12 Ways to Control Your Cell Phone Use and Stop Phubbing, Being Rude

How to Avoid Cell Phone Rudeness and Cut Back on Phone Use

Father phubbing daughter - bad cell phone etiquette
Phubbing can hurt your family relationships and is bad cell phone etiquette. Hero Images/Getty Images

There's so much we can do with all the tech devices we have today. Thanks to smartphones and tablets and other devices, we can connect with family and friends and even get important and helpful news and information on social media sites, not to mention the countless apps we rely on and utilize every day (What did we ever do before Google Maps and traffic and weather apps?). But despite all these pluses, it's important to be mindful about the downsides to overusing or misusing these great tools.

For starters, these communication devices are, ironically, separating us from those we love. Studies have shown that phubbing, or "phone snubbing," is extremely common in romantic relationships, and that this behavior--which includes actions like pulling out a phone during dinner or in the middle of a conversation with a spouse or partner--is not only causing problems in relationships, but also leading to unhappiness about that relationship and depression as well. (Experts note that phubbing can also take a toll on parent-child relationships and communication, just as it does in our romantic relationships.) And given how precious family time is these days, what with all the homework,extracurricular activities, and work and home responsibilities kids and parents have to juggle, spending time on the phone can add up to a lot of time that we miss fully being with each other and really communicating.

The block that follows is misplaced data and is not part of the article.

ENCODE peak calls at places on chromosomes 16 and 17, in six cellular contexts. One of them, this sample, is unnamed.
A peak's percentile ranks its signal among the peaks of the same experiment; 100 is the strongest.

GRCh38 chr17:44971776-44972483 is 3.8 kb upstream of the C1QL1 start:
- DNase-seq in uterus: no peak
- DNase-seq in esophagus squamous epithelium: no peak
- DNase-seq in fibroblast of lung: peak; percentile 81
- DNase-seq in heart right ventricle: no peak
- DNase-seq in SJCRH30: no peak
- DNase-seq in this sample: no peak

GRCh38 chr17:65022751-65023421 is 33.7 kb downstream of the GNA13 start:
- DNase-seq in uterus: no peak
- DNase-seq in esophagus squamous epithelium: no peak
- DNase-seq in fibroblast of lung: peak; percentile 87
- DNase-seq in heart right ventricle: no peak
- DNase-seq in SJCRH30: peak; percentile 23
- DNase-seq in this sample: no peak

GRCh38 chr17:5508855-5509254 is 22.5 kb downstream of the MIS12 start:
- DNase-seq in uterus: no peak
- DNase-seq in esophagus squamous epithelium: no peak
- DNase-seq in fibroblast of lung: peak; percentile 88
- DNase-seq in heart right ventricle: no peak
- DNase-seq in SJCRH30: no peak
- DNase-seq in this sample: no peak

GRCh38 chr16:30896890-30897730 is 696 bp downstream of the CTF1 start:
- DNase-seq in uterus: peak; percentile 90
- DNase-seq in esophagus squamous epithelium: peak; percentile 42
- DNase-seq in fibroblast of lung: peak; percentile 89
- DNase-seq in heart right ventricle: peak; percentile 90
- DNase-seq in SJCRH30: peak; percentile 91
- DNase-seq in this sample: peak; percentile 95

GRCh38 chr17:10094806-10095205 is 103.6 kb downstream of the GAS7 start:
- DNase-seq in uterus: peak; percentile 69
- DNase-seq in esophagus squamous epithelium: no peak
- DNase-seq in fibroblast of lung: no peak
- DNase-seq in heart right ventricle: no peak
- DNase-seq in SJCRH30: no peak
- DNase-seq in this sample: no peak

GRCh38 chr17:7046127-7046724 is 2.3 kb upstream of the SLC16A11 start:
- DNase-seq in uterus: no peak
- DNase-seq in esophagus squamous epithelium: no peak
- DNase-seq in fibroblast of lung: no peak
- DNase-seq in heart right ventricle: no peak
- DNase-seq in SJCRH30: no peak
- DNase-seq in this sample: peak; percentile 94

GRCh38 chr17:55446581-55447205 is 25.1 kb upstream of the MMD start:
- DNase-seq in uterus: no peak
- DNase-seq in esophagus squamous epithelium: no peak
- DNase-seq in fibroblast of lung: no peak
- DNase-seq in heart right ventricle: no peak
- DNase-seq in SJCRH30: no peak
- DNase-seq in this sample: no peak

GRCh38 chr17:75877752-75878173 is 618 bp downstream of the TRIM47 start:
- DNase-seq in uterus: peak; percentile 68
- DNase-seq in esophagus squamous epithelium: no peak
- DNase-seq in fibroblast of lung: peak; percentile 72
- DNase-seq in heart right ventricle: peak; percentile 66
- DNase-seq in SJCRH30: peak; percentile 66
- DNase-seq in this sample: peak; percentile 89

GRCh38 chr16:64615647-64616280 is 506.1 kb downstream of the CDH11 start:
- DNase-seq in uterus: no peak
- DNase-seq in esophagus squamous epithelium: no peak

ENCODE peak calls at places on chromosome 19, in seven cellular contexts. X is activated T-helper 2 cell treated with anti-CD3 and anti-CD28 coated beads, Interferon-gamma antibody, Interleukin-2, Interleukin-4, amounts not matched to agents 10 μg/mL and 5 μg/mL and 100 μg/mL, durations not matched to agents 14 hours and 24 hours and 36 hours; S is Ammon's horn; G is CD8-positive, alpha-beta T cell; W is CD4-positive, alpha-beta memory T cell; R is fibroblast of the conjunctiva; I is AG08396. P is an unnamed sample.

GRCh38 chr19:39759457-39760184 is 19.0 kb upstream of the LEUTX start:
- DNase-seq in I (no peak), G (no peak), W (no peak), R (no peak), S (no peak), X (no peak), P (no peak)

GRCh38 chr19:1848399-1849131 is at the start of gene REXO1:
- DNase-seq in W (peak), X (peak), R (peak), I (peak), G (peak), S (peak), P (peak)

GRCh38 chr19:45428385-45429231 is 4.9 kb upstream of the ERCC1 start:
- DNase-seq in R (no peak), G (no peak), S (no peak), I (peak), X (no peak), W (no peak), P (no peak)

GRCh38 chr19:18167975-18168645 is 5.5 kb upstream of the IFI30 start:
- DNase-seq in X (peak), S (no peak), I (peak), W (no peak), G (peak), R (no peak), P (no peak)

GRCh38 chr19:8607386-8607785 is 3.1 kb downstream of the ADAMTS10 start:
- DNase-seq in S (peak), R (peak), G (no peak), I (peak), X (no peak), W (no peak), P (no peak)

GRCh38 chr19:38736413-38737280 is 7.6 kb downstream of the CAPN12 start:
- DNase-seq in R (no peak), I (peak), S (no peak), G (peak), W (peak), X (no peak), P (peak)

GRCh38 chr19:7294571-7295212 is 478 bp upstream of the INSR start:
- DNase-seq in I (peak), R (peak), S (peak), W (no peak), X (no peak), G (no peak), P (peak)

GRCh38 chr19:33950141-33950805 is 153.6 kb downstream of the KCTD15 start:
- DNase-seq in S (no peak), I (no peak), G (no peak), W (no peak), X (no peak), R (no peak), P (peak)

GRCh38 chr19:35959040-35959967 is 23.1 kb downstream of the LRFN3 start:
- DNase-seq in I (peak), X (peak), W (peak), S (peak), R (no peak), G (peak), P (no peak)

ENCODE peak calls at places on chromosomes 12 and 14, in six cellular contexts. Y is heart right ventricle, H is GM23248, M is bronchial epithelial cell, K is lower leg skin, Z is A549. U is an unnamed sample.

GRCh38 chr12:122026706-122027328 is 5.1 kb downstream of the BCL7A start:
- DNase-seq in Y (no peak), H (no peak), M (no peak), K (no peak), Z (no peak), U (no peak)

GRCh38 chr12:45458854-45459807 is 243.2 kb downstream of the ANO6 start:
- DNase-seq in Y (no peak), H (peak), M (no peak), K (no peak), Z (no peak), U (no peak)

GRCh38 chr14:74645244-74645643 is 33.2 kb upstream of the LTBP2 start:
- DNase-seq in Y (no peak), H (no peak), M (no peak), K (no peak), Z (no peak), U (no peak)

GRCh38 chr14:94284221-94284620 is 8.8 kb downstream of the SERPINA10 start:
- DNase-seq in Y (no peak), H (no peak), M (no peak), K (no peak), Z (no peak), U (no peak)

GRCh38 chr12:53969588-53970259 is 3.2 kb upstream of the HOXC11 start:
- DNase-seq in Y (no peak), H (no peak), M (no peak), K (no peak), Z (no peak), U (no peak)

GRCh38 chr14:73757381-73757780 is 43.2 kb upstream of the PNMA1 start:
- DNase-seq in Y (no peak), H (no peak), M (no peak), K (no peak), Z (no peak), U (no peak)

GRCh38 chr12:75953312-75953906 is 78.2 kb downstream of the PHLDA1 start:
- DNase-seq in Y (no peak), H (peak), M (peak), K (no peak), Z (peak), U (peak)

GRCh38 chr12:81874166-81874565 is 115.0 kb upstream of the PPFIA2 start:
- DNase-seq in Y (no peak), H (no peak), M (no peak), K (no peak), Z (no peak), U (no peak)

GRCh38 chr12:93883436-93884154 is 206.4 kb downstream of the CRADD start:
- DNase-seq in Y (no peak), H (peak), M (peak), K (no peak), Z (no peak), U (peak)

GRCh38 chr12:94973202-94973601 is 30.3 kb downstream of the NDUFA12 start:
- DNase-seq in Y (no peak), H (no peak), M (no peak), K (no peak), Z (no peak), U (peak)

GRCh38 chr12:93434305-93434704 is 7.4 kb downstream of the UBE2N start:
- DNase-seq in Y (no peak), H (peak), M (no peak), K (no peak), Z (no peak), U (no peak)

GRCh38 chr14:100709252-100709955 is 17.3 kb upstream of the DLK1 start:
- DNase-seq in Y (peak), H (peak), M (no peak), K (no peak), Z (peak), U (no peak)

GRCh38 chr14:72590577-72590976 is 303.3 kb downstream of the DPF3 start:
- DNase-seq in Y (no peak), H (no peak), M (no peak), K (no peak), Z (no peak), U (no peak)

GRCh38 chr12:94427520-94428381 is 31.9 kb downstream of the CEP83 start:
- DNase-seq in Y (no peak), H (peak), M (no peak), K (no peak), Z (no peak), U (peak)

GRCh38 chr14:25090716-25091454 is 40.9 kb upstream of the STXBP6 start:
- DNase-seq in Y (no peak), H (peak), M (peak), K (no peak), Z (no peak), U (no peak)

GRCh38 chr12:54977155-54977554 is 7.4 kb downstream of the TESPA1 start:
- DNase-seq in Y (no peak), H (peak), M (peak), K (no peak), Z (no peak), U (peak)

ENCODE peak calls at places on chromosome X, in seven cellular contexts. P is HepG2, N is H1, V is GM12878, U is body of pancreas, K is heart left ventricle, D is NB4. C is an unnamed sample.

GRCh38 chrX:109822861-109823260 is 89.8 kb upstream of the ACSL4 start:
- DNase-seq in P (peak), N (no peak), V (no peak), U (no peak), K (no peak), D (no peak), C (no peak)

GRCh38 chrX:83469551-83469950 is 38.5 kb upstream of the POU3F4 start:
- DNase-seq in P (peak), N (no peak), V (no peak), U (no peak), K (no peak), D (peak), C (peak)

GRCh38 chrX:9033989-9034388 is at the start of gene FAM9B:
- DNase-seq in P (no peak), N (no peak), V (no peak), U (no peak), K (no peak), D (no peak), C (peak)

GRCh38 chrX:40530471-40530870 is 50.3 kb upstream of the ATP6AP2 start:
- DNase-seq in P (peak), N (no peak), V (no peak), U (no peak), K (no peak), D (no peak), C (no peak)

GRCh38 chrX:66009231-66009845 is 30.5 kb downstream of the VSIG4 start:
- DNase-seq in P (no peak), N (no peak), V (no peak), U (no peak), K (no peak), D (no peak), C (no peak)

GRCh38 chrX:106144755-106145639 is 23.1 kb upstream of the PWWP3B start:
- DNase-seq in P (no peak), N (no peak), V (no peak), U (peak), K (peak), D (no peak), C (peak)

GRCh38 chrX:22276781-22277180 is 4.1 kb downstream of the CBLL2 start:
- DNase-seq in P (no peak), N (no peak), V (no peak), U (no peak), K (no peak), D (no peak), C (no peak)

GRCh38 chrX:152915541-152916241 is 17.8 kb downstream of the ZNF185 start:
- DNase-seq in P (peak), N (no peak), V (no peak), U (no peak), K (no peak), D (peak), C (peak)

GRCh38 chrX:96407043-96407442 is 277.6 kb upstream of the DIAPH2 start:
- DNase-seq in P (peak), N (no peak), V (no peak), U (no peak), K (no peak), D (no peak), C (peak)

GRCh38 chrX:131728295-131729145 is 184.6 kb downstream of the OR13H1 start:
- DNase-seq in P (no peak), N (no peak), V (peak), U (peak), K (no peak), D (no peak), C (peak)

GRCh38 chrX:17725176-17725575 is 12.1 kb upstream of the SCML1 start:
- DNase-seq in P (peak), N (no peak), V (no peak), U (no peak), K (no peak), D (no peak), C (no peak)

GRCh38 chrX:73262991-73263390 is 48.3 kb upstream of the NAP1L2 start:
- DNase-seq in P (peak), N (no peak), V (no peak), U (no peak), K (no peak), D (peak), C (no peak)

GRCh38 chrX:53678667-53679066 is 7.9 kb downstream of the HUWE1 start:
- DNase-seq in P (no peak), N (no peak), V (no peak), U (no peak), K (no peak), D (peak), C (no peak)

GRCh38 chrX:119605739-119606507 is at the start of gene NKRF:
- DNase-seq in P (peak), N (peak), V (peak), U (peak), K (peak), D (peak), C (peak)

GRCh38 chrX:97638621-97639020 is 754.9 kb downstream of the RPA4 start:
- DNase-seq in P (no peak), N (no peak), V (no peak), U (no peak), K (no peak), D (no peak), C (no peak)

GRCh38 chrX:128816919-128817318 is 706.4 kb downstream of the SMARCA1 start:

Research has also shown that being distracted by tech devices can be dangerous, and even deadly. Statistics from NHTSA (the National Highway Traffic Safety Administration) show that thousands of people die each year and hundreds of thousands are injured becaused of driver distraction.

Strategies to Control Your Phone Use and Prevent Phubbing

  1. Be honest and assess how much you use the phone and how you use it. Take a brutal self-inventory of what you're doing on your phone, says says David Greenfield, PhD, founder of The Center for Internet and Technology Addiction and an assistant clinical professor of psychiatry at the University of Connecticut School of Medicine, in Farmington, Connecticut. Consider for yourself what is really necessary--checking Facebook, shopping, checking sports scores--and then think about what the cost is (not spending time really being with your family). "Research shows that eighty percent of time spent on devices is not related to productivity," says Dr. Greenfield.
  2. Do what you need to do and then put it down. We all have times when we need to check the phone for an important message from work or a family member. "If you need to check messages, do it and get off--don't linger and play games," says Dr. Greenfield.
  3. Don't use your phone after a certain time at night, in the morning, or on weekends. Set clear time boundaries for when you and other family members cannot use the phone, says James A. Roberts, PhD, professor of marketing at Baylor University and the author of Too Much of a Good Thing: Are You Addicted to Your Smart Phone?. And never allow kids to take phones into the bedroom, and practice this habit yourself.